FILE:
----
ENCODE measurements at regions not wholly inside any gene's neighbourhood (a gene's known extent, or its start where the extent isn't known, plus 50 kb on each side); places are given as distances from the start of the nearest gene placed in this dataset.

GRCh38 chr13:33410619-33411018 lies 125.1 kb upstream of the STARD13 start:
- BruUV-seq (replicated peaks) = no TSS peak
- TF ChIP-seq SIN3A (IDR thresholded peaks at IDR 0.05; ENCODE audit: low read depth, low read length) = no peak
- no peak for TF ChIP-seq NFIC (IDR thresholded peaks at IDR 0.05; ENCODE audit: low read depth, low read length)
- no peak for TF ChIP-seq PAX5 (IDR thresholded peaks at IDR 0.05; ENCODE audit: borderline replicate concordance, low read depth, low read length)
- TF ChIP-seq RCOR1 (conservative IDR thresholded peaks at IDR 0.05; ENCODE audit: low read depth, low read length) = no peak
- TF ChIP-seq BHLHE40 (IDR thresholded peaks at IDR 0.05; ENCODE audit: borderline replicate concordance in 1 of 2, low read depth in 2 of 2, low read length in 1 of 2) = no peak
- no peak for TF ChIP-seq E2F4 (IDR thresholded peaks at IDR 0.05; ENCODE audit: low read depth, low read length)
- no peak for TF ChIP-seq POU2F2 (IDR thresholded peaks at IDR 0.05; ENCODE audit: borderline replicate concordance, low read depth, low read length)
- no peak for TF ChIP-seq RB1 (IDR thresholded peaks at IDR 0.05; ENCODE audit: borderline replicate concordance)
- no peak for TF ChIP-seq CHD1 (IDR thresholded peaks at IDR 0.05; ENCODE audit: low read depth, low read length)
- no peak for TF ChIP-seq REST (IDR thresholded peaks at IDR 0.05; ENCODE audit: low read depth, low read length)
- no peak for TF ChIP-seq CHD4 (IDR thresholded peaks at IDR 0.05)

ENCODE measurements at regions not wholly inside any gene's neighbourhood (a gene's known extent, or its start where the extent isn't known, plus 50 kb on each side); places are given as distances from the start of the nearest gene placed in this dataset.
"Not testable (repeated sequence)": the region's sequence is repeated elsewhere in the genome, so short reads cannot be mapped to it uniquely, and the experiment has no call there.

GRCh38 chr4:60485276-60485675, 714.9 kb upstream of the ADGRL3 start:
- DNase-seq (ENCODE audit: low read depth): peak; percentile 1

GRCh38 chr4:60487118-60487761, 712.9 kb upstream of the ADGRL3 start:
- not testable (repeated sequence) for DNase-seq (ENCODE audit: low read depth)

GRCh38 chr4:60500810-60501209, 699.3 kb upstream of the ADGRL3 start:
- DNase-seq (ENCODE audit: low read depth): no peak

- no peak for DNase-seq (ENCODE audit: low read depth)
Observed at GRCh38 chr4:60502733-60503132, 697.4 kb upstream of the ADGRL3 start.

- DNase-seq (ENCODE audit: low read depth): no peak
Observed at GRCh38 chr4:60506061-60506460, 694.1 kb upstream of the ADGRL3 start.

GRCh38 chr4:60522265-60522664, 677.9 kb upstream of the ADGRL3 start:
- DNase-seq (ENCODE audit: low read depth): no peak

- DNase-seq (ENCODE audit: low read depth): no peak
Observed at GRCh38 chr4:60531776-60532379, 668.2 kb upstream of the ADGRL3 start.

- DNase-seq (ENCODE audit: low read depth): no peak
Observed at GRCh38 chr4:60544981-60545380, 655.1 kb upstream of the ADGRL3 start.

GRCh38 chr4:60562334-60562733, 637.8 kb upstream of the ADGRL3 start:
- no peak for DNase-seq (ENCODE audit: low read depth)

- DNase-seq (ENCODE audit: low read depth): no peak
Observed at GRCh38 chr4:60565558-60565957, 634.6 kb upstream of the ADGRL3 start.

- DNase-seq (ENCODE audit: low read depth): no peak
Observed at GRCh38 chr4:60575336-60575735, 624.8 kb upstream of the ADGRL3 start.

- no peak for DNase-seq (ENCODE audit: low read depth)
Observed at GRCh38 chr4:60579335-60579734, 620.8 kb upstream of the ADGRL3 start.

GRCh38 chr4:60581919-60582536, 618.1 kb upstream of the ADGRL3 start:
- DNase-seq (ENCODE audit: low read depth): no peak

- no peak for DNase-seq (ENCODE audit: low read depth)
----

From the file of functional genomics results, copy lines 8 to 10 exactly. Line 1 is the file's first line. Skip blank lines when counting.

- TF ChIP-seq BHLHE40 (IDR thresholded peaks at IDR 0.05; ENCODE audit: borderline replicate concordance in 1 of 2, low read depth in 2 of 2, low read length in 1 of 2) = no peak
- no peak for TF ChIP-seq E2F4 (IDR thresholded peaks at IDR 0.05; ENCODE audit: low read depth, low read length)
- no peak for TF ChIP-seq POU2F2 (IDR thresholded peaks at IDR 0.05; ENCODE audit: borderline replicate concordance, low read depth, low read length)